Democrats and the main pundits of the mainstream media all understood this as recently as the House vote on Obamacare, in which then-Speaker Pelosi discreetly "released" several House Democrats to vote against it: No one has ever doubted San Fran Nan's ability to count noses and votes, and she and her crew knew exactly how many of their majority they could cut slack for without it becoming a close result. No one in the press or the punditocracy declared that the Dems had suffered some enormous schism. But now when Senate Minority Leader McConnell does the exact same thing, they manage to forget that rationale entirely. Thus, for example, a WaPo political blog post that treats a one-vote difference between the number of House and Senate GOP defectors as a sudden and ominous development for the GOP:

The budget plan, which was drafted by House Budget Committee Chairman Paul Ryan (R-Wis.) and which passed the House in April with the support of all but four Republicans, was rejected by the Senate Wednesday on a 40-to-57 vote.

As was the case in the House vote, all Democrats present in the Senate voted against the measure; they were joined by five Republicans, a sign of the wariness with which some Republicans have come to view the budget plan, particularly members who may face tough reelection bids in 2012.

The Republicans voting against the plan Wednesday were moderate Sens. Scott Brown (Mass.), Susan Collins (Maine), Olympia Snowe (Maine) and Lisa Murkowski (Alaska), as well as conservative freshman Sen. Rand Paul (Ky.), who argued that the plan did not go far enough in cutting spending.

Back in November 2010, even when they were flush with the glow from the GOP's landmark victory in re-taking the House, if you had asked most Republican strategists the likelihood that by late May 2011, all but nine of the 288-or-so Republicans in Congress (i.e., more than 96%) would go on record voting for a serious, grown-up, transformative, but therefore politically risky budget — one that actually addresses the explosive growth in entitlements — they'd have laughed at you. "Maybe the young guns and the freshmen Tea Party products might go out on that limb," they'd have said, "but not practically the whole House and Senate GOP." But if you had somehow persuaded them to take you seriously, then they probably also would have been able to predict at least four of the GOP senators who wouldn't go along.

Sens. Snowe and and Collins from Maine and Sen. Brown from Massachusetts have purple constituencies. Their voting with the Senate Dems today surprised absolutely no one in the Senate, and shouldn't surprise you either. Sen. Murkowski, of course, famously couldn't win her home-state GOP primary; her defection is no surprise either.

And the Paul family, father and son, together represent a quarter of the GOP's House defections and a fifth of the Senate's — both of them because they think the Ryan budget doesn't go far enough. They obviously share a bull-headedness gene, and I wish they would figure out that voting with the Democrats is almost never, ever a useful way to demonstrate one's adherence to conservative principles. Obviously, however, if you want an accurate head-count of who wants real budget cuts and spending reforms, you subtract both Paul votes from the anti-Ryan headcount and add each to the enormous majority of GOP senators and representatives (with those two, over 97%) who've gone on record voting for Chairman Ryan's Path to Prosperity.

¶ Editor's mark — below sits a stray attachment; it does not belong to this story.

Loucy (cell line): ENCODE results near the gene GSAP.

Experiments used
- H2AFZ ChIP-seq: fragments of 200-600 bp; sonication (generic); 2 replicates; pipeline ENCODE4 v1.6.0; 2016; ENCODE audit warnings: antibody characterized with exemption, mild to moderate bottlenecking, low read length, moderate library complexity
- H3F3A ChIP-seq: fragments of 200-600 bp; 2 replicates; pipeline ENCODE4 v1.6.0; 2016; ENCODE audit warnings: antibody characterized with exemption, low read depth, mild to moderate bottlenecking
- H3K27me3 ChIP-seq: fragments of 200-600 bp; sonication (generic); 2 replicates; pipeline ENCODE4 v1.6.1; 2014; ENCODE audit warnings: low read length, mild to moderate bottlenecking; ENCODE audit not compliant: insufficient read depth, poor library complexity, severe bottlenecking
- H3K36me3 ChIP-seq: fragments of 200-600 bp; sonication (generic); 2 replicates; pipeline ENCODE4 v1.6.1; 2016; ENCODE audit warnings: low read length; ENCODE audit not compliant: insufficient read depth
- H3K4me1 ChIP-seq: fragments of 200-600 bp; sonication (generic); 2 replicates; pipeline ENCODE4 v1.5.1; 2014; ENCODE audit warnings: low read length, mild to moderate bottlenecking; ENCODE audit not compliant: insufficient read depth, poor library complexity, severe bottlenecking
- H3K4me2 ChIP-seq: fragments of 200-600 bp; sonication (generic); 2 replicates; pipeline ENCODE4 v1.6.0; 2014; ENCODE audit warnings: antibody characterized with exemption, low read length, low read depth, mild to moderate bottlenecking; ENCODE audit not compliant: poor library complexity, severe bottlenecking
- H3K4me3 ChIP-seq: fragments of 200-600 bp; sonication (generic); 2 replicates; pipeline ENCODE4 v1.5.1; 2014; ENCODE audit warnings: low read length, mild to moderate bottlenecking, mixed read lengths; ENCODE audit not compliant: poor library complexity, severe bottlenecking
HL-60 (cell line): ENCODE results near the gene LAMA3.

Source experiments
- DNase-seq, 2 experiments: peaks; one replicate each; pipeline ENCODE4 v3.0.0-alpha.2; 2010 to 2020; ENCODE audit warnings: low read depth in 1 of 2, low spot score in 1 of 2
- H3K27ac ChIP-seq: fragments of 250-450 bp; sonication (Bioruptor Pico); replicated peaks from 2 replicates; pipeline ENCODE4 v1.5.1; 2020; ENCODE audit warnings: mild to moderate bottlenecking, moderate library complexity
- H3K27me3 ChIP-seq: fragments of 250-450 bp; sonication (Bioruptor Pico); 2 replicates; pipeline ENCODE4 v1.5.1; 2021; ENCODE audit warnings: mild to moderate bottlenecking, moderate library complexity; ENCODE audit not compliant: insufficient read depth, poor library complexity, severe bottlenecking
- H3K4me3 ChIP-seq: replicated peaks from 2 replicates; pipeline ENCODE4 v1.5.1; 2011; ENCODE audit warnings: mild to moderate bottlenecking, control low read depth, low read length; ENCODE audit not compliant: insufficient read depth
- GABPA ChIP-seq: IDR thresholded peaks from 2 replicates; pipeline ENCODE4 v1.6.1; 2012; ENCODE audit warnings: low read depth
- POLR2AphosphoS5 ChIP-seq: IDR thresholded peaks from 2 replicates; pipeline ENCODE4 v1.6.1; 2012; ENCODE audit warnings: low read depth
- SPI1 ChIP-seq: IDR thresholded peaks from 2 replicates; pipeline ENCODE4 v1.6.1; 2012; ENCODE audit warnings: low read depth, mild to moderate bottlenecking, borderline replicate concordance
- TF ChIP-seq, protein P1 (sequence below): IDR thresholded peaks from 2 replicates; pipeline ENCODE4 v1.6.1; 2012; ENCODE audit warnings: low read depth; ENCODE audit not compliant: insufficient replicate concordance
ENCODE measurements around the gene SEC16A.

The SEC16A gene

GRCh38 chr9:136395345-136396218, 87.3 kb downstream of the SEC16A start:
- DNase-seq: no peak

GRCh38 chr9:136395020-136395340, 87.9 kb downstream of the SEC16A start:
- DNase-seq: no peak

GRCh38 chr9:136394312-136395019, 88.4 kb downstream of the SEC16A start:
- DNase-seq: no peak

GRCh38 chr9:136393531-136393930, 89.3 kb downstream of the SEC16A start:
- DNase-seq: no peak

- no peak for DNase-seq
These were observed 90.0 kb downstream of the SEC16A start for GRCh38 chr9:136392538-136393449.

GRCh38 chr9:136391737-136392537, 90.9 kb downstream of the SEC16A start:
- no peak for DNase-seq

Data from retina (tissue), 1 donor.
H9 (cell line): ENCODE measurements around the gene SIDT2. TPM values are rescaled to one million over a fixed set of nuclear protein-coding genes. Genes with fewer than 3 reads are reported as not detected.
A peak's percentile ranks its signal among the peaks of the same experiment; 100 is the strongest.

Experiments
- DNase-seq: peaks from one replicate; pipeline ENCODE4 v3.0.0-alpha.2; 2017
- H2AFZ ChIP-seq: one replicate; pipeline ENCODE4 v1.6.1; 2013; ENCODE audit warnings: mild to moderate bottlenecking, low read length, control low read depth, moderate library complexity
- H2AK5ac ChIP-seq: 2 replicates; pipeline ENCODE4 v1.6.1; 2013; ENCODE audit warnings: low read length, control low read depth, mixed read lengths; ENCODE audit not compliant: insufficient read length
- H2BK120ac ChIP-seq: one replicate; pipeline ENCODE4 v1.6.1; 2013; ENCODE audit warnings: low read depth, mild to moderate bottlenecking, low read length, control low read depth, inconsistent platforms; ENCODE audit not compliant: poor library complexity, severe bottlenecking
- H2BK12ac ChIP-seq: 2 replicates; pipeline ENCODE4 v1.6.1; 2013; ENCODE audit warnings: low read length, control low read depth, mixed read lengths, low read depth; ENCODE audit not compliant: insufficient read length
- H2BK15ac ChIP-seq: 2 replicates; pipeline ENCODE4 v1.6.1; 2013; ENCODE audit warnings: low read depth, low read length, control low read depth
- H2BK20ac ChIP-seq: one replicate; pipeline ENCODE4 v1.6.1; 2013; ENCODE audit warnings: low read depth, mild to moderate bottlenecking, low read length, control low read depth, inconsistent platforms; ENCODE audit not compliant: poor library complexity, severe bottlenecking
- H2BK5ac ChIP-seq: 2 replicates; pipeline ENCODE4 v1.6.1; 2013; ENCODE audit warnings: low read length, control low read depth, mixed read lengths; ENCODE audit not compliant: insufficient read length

I'm altogether pleased with this vote. And of course, there was this other event in the Senate today that you will tend not to see emphasized in headlines, that you will instead tend to see downplayed or left entirely unexplained, and that you will probably tend to see mentioned "below the fold" — if at all — by the mainstream media (boldface mine):

Immediately after the vote on the Ryan budget, the Senate unanimously rejected President Obama’s 2012 budget proposal. The Obama budget did not secure the support of a single lawmaker, with all 97 senators present voting “no.”

I humbly submit that any news report which contains that fact ought to be headlined something like, "Lightworker drops to zero-wattage output."

Again, as a matter of substance, this is no surprise: The Obama budget was dead on arrival. But you're lookin' for symbolism? The Senate, under exclusively Democratic leadership and almost exclusively with a Democratic POTUS, has now gone 755 days without approving a budget for a full fiscal year — and before we're done, it will probably have gone longer without approving a budget than the entire Kennedy administration lasted. And now not a single U.S. Senator of either party will cast even a symbolic vote in favor of Obama's budget, and yet there is no Democratic alternative at all.

So indeed, one party, in frantic fear of further electoral backlash in November 2012, is backpedaling furiously from its conduct between 2009-2010 and now. (I expect that any day now, it will be revealed that it was false intelligence from the CIA that lured all those Democrats into voting for the 2009 "stimulus" — undoubtedly false intelligence whose seeds were planted by Dick Cheney, perhaps in collaboration with Osama bin Laden, who's conveniently unable to deny anything anymore.)